My parents split up when I was 7. My (A MAZE ING) mum managed to raise 4 girls in London by herself. We all managed to work things out in the end, went to university, got married and are doing fine. Of course there are struggles and challenges (that is part and parcel of life) but there are also a lot of highs and moments to enjoy, as well as learning opportunities to benefit from.
For the last week I was parenting by myself. My husband was away at a course becoming accredited to support faith based disputes and mediations. For 5 days I was a single parent (well not quite, but I got a tiny taste of that experience). And in this post I am going to share with you what I learned…
Before I begin, **so as not to irritate anyone**, I know that being by myself for one week is not going to give me the reality of what it is like to be a single parent, but having been raised in a single parent family I hope that this article gives me the chance to share some of my personal reflections so you can benefit whatever your parenting situation.
And it doesn’t matter if you are the child or parent in the single family structure - as long as you are making progress you are doing fine... On the other side of struggle is always something better. I am living proof of that.
A single parent for a week…
I learned that although I am able to parent and raise my children by myself it is a lot easier with someone else - it takes less toll on your mental energy, emotional energy, spiritual energy, and you are able to give yourself a time out when you need one.
I believe that in all situations it is better to have 2 parents. However, there is always an exception to the rule - and for me it would be if the other parent is in any way abusive or is not adding to the family structure.
See the point, when there are 2 good parents who care about the family structure then things are better. But if there is 1 parent who is disengaged, not wanting to be there, disruptive, abusive etc… then it is better for the child to be raised in a single parent family.
One good parent is a million times better than two parents who stay together for the sake of the kids but fight all the time, and teach their kids how to parent badly. Remember, we watch and learn, not listen and learn!
When you parent by yourself you are everything - mother, father, advisor, cook, cleaner, support, guide, bank, etc! I know that first hand watching my mum. And it all has an impact. One of my sisters used to think that my mum never slept because she never saw her sleeping!
When you are parenting by yourself it is important to find moments to take care of yourself. I know a spa day isn’t going to happen (well, not regularly… and personally I find those things really boring!) But what you can do is find 5 minutes a day to generate some sanity, have a time out and a rest to re-calibrate yourself and be recharged for the day. If we can take time to charge our mobile phones regularly, then we can make time for ourselves too. It is all about making a decision.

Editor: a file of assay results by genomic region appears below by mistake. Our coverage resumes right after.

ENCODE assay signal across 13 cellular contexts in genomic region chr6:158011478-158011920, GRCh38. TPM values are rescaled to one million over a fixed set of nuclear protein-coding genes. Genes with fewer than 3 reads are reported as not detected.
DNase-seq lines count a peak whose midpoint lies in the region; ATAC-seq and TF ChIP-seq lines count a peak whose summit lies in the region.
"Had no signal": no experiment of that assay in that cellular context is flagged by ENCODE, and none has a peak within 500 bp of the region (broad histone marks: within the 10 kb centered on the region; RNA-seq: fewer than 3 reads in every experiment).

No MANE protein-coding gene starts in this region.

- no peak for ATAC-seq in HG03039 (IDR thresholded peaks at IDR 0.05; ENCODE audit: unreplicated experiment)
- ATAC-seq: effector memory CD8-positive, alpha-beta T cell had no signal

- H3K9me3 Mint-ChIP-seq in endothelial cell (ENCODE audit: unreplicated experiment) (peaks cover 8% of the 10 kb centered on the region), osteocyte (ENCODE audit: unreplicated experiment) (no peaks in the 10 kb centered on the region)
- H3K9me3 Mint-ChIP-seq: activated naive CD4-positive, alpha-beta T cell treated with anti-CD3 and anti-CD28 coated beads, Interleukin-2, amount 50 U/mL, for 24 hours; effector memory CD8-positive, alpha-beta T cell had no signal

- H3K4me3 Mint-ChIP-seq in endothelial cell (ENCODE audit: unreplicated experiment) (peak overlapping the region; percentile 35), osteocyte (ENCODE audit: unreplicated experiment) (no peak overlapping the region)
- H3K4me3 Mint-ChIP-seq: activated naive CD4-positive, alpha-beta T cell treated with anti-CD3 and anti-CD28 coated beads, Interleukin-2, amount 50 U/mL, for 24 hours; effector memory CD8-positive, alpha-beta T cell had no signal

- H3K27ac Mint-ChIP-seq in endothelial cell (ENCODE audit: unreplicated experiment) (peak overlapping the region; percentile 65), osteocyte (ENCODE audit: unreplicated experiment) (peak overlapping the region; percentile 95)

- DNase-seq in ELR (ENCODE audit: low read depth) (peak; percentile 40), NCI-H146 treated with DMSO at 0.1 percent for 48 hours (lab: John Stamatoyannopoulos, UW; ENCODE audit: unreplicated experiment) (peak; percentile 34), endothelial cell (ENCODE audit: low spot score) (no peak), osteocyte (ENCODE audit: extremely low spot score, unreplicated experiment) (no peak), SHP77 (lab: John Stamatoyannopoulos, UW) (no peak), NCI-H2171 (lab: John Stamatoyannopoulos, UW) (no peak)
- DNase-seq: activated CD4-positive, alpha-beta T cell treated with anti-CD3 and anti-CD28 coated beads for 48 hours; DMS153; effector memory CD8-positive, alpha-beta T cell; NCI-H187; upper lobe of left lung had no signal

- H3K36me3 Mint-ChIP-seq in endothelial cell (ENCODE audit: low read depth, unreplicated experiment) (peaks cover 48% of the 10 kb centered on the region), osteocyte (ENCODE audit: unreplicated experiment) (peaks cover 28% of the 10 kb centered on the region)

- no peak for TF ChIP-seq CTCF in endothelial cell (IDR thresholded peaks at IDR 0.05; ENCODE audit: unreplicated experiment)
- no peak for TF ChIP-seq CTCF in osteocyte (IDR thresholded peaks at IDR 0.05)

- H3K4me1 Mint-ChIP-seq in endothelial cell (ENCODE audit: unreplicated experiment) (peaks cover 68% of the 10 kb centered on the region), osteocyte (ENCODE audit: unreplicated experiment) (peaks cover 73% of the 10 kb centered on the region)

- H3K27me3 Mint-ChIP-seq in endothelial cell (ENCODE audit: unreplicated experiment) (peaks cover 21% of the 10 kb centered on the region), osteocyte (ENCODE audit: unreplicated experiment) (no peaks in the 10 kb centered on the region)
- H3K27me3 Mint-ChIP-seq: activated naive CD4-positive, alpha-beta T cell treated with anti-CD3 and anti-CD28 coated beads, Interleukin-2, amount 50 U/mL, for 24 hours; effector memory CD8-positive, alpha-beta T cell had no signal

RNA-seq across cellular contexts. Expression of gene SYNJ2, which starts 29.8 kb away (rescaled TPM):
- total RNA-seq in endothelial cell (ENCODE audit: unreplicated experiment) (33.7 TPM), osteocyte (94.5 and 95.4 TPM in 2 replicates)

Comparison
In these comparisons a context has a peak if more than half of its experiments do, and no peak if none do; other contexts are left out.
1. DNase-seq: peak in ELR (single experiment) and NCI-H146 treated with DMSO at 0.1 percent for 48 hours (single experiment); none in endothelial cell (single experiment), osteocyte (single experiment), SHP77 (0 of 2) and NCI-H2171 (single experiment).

Contradiction I know. However, there are many people (sadly, mainly women) who are married but are in effect single parents because the other parent has disengaged from the parenting role. I don’t need to say that it takes a few seconds to make a child, but a lifetime to raise one. And if you are going to the effort of making a child, please (for the love of God and all things good) take time to ensure that you fulfill your role as a parent.
All faiths, all humanity tells us that we should be responsible for our actions. A child needs both a mother and father who is active in the child's life. It doesn’t mean you have to be there for every meal, every milestone, every thing, but it does mean that you are part and parcel of the nourishment and nurture that a child receives.
In my opinion, biologically, emotionally, and psychologically humans are children until they are at least 18. If your kid becomes a teenager who can cook for themselves or get a job, it does not mean that your parenting responsibility has ended and you can hand it over to someone else.
If you are a single parent in a couple please find a way of opening the conversation with your spouse about your needs and the child's needs.
Just because you know how to do something doesn’t mean that you need to do it.
In some ways, I know I am speaking from a very privileged position. When my parents split up in the 1970’s not only was I one of two brown kids in my class, me and my sisters then became the only children of divorced parents in the school. Time for the bullies to step in…
I know things are very different now, and sadly a lot of parents split and children are raised in single family households.
BUT at the end of the day, having one good parent is better than having one great parent who in a flight or fight mode because they are in a situation of conflict, oppression, etc.
I know that I could parent my kids by myself but just because I can doesn’t mean I want to (and God help me to avoid that ever being necessary).
I have learned a lot about myself in the last week - eg, I can write emails, put the dinner on, and hoover the house all in the space of an hour. But just because I can do that it doesn’t mean I’d want to do it regularly. Get my drift?
I want to close this PSA by seriously giving credit to the amazing job that single parents do. I honour and salute you all. I think you are amazing and you are doing a really critical job. It might seem like hard work every now and then but know that your young person is eternally grateful and loves you dearly (even if they don’t have the language to communicate that right now).
Know that I am rooting for you and that if you are reading this I am part of your extended village.
Lots of love and with peace,